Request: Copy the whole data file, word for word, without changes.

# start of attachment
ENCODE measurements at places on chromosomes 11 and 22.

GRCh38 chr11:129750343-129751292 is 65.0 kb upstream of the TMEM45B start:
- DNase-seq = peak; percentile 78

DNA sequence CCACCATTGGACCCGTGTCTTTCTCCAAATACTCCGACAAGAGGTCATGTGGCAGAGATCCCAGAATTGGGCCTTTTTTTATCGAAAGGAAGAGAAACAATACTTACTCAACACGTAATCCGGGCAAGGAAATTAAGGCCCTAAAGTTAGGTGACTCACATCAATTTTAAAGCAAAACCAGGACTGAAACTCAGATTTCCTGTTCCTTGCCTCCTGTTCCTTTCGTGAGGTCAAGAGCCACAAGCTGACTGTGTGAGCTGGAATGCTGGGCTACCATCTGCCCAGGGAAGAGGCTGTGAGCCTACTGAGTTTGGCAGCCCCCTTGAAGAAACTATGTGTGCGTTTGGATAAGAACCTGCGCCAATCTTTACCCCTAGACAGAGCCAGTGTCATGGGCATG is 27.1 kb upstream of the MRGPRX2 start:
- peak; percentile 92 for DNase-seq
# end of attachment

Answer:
ENCODE measurements at places on chromosomes 11 and 22.

GRCh38 chr11:129750343-129751292 is 65.0 kb upstream of the TMEM45B start:
- DNase-seq = peak; percentile 78

DNA sequence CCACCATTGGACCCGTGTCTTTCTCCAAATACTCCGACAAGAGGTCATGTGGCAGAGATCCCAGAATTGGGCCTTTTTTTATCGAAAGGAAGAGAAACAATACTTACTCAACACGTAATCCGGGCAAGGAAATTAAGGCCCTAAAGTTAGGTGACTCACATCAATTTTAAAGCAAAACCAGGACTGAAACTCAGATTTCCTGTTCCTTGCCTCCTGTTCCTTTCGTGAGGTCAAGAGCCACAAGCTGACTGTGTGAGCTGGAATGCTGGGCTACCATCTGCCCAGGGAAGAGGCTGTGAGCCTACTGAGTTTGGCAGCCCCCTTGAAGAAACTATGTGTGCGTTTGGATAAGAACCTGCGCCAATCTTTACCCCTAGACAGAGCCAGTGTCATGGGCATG is 27.1 kb upstream of the MRGPRX2 start:
- peak; percentile 92 for DNase-seq